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A Jersey cashbox vehicle has emerged as an expeditious tool for the creation of a rights issue for a UK plc. By Jonathan Walker and James Hill
Structuring a rights issue for a UK plc using a Jersey cashbox vehicle can make it easier to implement as well as adding to the benefits to be gained from it. The advantages that a cashbox structure offers are flexibility in relation to making the offer and, in relation to the proceeds of the issue of the shares, the availability of merger relief under the UK Companies Act.
The turmoil in the financial markets has reduced the availability of debt financing and has simultaneously created a need for companies to recapitalise their balance sheets. There are various methods of raising equity capital, but for large equity fundraisings, rights issues are probably the preferred mechanism.
Although historically rights issues could be slow or cumbersome to implement, the recent reduction by the Financial Services Authority (FSA) of the minimum rights issue subscription period in the Listing Rules to 10 business days, together with the revised guidance issued by the Association of British Insurers, have made rights issues a quicker and easier way of raising equity capital.
Where a cashbox structure is used, it allows flexibility in making the offer because the shares are issued for a non-cash consideration and, consequently, the offer is not subject to the pre-emption restrictions that apply where shares are issued in return for cash. The benefit of this flexibility is clear in relation to placings, but it is also valuable in relation to rights issues, particularly where there are shareholders resident outside the UK and for the purposes of placing shares that are not taken up under the rights issue.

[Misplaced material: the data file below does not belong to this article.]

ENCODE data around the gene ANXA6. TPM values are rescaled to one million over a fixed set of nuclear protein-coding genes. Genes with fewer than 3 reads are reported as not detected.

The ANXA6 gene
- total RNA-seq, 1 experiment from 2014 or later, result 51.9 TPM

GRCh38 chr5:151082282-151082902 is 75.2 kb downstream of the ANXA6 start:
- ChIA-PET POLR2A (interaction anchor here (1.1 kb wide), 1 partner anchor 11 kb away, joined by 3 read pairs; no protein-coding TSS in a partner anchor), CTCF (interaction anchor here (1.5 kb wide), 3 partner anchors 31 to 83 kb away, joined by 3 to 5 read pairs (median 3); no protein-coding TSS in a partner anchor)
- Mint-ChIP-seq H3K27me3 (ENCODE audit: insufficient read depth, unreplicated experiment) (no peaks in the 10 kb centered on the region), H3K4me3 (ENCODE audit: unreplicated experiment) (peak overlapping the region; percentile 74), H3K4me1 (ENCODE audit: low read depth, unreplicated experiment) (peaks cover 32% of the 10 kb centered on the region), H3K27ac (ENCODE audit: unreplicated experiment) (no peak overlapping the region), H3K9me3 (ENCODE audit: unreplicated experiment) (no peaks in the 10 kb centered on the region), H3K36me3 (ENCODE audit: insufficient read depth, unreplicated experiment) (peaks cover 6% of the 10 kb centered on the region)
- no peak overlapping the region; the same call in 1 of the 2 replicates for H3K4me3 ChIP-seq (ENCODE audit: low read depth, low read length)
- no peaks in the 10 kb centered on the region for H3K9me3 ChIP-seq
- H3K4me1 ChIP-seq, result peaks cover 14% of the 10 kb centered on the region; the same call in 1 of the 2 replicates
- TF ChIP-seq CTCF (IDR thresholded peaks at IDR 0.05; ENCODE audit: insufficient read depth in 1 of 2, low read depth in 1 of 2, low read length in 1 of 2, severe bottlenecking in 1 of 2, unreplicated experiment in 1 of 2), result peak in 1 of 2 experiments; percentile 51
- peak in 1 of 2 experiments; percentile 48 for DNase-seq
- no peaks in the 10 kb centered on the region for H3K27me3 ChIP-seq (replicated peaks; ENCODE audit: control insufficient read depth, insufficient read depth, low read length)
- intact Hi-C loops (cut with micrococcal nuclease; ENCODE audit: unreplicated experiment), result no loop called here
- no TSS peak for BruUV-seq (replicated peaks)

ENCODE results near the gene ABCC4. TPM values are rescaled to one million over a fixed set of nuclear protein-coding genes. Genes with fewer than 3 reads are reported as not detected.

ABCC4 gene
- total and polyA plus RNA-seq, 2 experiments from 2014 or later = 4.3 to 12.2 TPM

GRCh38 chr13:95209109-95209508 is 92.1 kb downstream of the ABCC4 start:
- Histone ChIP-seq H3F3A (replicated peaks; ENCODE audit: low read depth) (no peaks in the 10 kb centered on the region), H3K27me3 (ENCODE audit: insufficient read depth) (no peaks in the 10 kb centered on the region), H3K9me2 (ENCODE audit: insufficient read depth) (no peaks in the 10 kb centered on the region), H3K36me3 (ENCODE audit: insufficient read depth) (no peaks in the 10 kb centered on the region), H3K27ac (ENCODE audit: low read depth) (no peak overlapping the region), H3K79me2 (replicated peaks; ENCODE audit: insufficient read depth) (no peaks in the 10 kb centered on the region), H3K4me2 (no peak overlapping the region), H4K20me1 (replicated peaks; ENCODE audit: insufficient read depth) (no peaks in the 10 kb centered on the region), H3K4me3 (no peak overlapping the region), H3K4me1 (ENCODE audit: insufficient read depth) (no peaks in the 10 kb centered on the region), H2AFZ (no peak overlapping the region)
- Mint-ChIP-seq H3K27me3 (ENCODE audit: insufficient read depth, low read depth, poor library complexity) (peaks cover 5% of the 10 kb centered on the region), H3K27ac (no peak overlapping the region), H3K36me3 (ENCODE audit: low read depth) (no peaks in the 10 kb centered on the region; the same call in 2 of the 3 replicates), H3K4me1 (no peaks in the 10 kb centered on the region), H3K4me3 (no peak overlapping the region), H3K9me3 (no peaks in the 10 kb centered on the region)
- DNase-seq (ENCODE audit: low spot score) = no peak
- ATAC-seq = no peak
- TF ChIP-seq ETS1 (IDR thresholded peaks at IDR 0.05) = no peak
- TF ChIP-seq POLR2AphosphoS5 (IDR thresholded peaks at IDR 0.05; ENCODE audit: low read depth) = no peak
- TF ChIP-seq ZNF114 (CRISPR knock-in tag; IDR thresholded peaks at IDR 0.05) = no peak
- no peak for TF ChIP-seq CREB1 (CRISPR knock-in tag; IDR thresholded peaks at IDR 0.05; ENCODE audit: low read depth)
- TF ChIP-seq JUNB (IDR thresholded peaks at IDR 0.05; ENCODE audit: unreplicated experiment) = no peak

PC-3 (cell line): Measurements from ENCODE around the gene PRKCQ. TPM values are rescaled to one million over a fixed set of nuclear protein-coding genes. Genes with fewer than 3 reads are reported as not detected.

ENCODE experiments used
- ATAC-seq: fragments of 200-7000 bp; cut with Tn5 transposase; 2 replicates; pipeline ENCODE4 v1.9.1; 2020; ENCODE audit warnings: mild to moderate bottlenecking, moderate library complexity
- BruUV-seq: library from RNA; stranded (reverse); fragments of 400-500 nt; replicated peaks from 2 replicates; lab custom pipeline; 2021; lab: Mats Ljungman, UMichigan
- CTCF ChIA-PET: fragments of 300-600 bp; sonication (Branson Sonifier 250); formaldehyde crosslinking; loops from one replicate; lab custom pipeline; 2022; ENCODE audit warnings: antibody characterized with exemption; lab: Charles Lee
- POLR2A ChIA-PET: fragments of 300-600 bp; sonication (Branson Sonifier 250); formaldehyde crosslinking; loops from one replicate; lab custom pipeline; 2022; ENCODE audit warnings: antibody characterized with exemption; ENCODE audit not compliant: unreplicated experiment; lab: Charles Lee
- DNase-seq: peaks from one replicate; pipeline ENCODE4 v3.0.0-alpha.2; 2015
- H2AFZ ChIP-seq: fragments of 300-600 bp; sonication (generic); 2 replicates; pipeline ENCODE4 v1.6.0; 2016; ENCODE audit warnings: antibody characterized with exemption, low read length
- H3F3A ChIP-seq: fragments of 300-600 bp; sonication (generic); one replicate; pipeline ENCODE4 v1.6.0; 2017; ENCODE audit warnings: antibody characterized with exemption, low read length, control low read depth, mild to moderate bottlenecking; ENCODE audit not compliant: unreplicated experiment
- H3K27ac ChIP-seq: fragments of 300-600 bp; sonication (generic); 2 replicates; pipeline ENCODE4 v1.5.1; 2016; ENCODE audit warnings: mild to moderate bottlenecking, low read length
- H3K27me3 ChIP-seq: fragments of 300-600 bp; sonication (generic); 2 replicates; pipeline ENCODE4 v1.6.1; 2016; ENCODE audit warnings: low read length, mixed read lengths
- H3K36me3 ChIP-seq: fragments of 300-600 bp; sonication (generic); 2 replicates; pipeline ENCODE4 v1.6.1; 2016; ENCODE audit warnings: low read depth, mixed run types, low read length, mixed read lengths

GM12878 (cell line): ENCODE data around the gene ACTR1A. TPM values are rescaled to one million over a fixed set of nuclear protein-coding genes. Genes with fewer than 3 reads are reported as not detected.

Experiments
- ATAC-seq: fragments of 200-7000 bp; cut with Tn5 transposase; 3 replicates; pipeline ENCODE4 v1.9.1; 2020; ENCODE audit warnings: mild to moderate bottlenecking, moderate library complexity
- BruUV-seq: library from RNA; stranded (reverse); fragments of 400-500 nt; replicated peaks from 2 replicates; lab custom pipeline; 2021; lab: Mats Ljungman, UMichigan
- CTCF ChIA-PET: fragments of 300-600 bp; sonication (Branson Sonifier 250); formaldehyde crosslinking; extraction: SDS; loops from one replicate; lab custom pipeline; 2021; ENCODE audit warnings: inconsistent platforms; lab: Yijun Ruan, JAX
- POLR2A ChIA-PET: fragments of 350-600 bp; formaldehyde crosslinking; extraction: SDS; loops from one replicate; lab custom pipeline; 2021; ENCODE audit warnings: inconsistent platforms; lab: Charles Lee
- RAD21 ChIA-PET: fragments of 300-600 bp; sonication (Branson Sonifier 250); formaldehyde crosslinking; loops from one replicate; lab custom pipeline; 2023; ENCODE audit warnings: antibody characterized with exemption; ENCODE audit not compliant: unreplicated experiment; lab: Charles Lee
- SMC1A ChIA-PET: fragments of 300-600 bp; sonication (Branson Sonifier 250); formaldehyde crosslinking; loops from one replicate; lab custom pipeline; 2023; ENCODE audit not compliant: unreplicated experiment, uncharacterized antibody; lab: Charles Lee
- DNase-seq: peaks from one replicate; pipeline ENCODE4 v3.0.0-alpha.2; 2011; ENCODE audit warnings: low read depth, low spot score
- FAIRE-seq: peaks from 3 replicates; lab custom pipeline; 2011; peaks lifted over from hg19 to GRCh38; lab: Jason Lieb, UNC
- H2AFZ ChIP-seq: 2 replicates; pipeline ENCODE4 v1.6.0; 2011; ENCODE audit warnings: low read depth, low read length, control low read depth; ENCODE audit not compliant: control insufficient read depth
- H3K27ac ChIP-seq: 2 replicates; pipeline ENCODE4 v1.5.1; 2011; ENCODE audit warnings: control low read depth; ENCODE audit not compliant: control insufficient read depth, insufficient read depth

Cashbox structures also enable the rights issue to be structured so that the requirements for merger relief may be met for the shares issued in the rights issue. This has the advantage that distributable reserves can be created rather than share premium.
What is a cashbox structure?
Incorporation of a subsidiary: A UK-listed company, UK plc, that wishes to make a rights issue incorporates a new subsidiary that acts as the ‘cashbox’ company, CashboxCo. CashboxCo is usually incorporated in Jersey, but in order to avoid the need for HM Treasury consent under the UK Income and Corporation Taxes Act, CashboxCo must be managed and controlled in the UK for the purposes of UK tax. If merger relief is to be sought, a proportion of the equity share capital of CashboxCo needs to be held by the underwriters of the rights issue. CashboxCo will also have a class of redeemable preference shares for issue to the underwriters.
Subscription for and transfer of shares in CashboxCo: UK plc, the underwriters and CashboxCo enter into a series of agreements, under which: UK plc and the underwriters agree to subscribe for and pay up their respective ordinary shares in CashboxCo; the underwriters agree to subscribe for the redeemable preference shares in CashboxCo, to be issued fully paid for an amount equal to the net proceeds of the rights issue and to transfer to UK plc all of the shares in CashboxCo held by the underwriters in return for the issue by UK plc of shares to investors exercising their rights; and UK plc agrees to issue new shares to investors taking up the rights in exchange for the transfer to UK plc by the underwriters of the shares that the underwriters hold in CashboxCo.
The agreements also contain option arrangements to enable the structure to be unwound if the issue of UK plc’s shares does not proceed.
Where a cashbox structure is used in connection with a rights issue, the agreements will usually provide for CashboxCo to issue more than one tranche of shares.
Payment of cash to UK plc: As a result of the transfers of the CashboxCo shares, CashboxCo becomes a wholly owned subsidiary of UK plc, holding funds equivalent to the net proceeds of the rights issue. These may be lent by CashboxCo or paid to UK plc by way of redemption of the redeemable preference shares, or distributed to UK plc in a winding up of CashboxCo.
Jonathan Walker and James Hill arepartners at Mourant du Feu & Jeune
Jersey companies are suited for use in cashbox structures for a number of reasons relating to corporate and tax strategies: